Six years ago this month, in a modest office space leased by a Florida businessman named Rick Scott, I had the chance to ask the future governor several probing questions about his political views that any reporter would relish.
But I wasn’t a reporter. I was helping Scott prepare messaging points for the launch of his gubernatorial campaign, and I was treated to a level of personal candor that reporters and the public rarely get to see.
In that brief moment, we talked about marriage and family values, and though he was still learning how to navigate the political minefields that lay ahead, Scott convinced me he shared my social conservative values. In fact, nine months later, that meeting had everything to do with my decision to move to Florida and join his team after he won the election.
In the years that have passed with Scott as governor, he has largely lived up to my expectations as a social conservative, albeit one whose primary focus is on the economic, rather than social issues that affect Florida’s families.
Still, three years ago, relying on both his social values and economic instincts, he vetoed a controversial alimony bill that would have drastically changed the legal landscape governing marriage, parenting and divorce.
Relying on a key tenet of conservatism, the governor cited his concerns about fairness and a consistent regulatory structure that doesn’t change the rules for existing agreements. Scott specifically pointed to the alimony bill’s retroactive application as his core reason for the veto.
Now, he is being asked to sign off on a similar bill that would also apply retroactively to Florida families and children, changing the rules of the game for existing alimony agreements and current marriages, including those already in divorce proceedings.
As one family law judge I spoke with explained, “this bill makes it much more financially attractive for the primary earner to walk away from their family, and makes divorce a financially terrifying prospect for those that sacrifice their careers to take care of their children.”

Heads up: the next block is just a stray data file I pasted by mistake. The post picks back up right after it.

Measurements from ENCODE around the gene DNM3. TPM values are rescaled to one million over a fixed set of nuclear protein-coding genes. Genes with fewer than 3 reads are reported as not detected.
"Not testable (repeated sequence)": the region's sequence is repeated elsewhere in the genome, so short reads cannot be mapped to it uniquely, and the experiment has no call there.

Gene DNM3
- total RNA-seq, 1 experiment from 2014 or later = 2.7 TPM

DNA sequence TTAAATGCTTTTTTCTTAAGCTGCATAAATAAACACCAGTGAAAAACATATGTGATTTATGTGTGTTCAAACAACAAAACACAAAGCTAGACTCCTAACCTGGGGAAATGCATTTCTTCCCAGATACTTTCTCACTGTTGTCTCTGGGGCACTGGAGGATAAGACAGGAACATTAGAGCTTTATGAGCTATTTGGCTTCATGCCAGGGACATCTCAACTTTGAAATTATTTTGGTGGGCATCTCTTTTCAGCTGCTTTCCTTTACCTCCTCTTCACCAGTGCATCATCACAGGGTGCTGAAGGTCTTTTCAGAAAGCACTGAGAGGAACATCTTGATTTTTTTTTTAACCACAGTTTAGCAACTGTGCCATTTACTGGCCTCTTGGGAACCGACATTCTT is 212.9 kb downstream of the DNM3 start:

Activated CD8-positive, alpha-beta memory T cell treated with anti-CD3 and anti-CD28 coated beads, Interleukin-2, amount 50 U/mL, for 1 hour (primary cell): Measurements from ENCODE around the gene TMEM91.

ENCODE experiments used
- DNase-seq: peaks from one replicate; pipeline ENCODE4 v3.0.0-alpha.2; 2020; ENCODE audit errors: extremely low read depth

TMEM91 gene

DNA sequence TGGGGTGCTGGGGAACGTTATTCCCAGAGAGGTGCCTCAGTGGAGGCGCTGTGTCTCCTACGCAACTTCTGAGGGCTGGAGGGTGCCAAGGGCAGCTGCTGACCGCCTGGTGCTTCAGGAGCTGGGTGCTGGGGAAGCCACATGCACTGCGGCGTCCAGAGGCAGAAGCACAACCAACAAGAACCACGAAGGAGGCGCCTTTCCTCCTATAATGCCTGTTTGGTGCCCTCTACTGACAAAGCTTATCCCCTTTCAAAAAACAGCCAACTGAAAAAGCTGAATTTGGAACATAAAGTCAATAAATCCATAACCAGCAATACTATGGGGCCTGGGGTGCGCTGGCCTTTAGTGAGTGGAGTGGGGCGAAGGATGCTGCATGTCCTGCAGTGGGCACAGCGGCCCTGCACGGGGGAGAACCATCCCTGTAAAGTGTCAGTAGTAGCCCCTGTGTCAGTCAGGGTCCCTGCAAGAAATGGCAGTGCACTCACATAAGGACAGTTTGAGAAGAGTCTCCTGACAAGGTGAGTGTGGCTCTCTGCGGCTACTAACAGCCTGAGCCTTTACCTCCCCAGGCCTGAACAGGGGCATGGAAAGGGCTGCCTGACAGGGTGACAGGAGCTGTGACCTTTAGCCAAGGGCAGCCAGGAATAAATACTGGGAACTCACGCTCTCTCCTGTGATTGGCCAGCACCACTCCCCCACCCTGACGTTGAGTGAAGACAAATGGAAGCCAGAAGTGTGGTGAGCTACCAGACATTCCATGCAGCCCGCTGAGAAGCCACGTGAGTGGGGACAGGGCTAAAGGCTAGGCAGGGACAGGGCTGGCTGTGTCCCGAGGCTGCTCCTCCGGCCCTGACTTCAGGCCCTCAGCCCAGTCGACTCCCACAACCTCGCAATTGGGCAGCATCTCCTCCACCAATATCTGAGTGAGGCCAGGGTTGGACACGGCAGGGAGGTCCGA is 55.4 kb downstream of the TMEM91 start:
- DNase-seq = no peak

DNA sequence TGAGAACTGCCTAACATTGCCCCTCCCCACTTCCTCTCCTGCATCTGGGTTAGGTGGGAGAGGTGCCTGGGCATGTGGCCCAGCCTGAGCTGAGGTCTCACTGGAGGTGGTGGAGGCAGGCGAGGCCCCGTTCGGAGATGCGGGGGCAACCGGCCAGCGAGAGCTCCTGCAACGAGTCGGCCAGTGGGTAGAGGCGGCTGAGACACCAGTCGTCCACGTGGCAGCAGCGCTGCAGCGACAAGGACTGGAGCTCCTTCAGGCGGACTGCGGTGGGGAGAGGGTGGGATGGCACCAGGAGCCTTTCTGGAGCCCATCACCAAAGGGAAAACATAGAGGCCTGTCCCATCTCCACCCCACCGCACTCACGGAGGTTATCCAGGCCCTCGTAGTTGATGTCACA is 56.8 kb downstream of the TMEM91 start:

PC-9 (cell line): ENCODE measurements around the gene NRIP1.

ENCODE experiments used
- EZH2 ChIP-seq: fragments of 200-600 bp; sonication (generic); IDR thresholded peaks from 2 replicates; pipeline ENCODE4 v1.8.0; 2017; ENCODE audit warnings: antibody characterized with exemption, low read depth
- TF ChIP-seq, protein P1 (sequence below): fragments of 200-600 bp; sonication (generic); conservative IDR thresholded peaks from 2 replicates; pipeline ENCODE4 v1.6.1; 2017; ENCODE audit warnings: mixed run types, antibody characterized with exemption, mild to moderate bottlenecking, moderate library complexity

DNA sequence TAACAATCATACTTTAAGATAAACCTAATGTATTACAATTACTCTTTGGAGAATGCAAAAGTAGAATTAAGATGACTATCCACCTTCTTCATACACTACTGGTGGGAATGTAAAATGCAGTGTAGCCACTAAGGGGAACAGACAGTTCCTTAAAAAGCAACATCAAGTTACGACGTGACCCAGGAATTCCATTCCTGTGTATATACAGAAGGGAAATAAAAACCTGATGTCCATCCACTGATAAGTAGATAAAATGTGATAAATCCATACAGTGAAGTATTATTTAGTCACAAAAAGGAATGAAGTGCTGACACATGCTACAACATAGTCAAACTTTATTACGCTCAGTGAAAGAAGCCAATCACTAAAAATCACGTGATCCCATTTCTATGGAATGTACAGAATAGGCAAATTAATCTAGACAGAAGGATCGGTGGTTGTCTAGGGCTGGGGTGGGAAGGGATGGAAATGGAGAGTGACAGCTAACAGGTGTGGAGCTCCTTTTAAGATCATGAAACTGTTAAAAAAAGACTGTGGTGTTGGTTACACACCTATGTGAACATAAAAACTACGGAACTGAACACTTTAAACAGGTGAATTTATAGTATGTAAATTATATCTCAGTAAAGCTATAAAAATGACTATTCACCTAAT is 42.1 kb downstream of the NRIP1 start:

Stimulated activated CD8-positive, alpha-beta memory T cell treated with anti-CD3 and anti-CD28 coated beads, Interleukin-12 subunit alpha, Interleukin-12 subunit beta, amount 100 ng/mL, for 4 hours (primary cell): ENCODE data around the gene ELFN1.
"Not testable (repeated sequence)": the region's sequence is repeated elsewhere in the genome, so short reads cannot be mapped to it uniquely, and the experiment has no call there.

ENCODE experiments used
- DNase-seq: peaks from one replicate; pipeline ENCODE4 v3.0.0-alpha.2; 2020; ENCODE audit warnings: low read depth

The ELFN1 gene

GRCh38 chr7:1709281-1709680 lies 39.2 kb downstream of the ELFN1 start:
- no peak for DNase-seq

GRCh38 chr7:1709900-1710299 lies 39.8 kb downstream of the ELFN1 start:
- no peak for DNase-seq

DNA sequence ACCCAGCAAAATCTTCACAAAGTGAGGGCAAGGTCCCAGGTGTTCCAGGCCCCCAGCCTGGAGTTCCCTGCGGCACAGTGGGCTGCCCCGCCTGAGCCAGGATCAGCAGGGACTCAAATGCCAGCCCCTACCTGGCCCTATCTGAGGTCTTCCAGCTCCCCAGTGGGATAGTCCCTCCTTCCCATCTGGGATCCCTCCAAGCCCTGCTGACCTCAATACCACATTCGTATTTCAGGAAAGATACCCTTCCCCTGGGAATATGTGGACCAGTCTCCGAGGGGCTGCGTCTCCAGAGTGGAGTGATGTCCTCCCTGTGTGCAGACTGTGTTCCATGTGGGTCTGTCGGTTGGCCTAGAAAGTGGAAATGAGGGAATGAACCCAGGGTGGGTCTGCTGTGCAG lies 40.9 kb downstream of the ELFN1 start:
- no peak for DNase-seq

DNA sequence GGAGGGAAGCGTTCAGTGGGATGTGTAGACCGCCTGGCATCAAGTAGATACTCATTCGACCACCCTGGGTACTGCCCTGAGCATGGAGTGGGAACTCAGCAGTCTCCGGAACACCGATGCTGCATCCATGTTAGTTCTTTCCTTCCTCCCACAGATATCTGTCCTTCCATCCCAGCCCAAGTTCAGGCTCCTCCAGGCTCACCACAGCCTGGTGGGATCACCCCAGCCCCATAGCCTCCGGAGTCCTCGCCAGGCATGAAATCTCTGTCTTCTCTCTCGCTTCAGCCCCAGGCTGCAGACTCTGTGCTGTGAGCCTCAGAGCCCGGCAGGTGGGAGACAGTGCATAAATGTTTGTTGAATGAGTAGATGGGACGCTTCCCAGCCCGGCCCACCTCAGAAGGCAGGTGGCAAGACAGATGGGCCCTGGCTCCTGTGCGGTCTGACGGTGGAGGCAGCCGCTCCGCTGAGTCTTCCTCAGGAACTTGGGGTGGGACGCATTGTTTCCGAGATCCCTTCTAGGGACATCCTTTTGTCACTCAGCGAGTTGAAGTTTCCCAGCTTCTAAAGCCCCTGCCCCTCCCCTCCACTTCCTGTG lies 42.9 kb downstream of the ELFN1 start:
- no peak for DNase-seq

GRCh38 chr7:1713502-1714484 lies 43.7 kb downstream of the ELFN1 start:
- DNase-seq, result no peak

For this reason alone, the governor is on solid conservative ground to veto the bill.
But there are other compelling reasons for a veto, including the bill’s absurd requirement that judges approach each new case with a one-size-fits-all mentality in which deadbeat parents are initially given the benefit of the doubt.
On the surface, the idea that parents deserve equal time with their children sounds “fair.” But if we think about fairness in transactional terms, where one person contributes at a high level and a second person contributes at a low level, it simply isn’t fair that each should receive the same benefit.
The bill encourages deadbeat parents to ask for more time with their kids in exchange for paying lower levels of child support, even when more time with that parent isn’t in the child’s best interest.
Government should do all it can to guarantee equal opportunities, but it cannot and should not guarantee equal outcomes. When it comes to the well being of Florida’s children, it is dangerous to assume that both parents should come into a time-sharing negotiation on equal footing, and that judges should be compelled to ignore their past history with their children.
As a family-values conservative, the governor’s decision on this should be an easy one: veto the bill. But many of those who voted to pass it also have something to gain financially: they too have experienced the tragedy of divorce, and their own alimony arrangements could be revisited by the court to reduce their own financial obligations. And so, the pressure on the governor from fellow Republicans is undoubtedly higher than usual.
Still, as Scott himself is fond of saying, I’m confident he’ll “do the right thing” for Florida’s families and children.
Brian Burgess is a media relations consultant in Tallahassee. He served as Rick Scott’s top communications adviser for four years, including two years inside the Executive Office of the Governor as Scott’s Director of Communications. Column courtesy of Context Florida.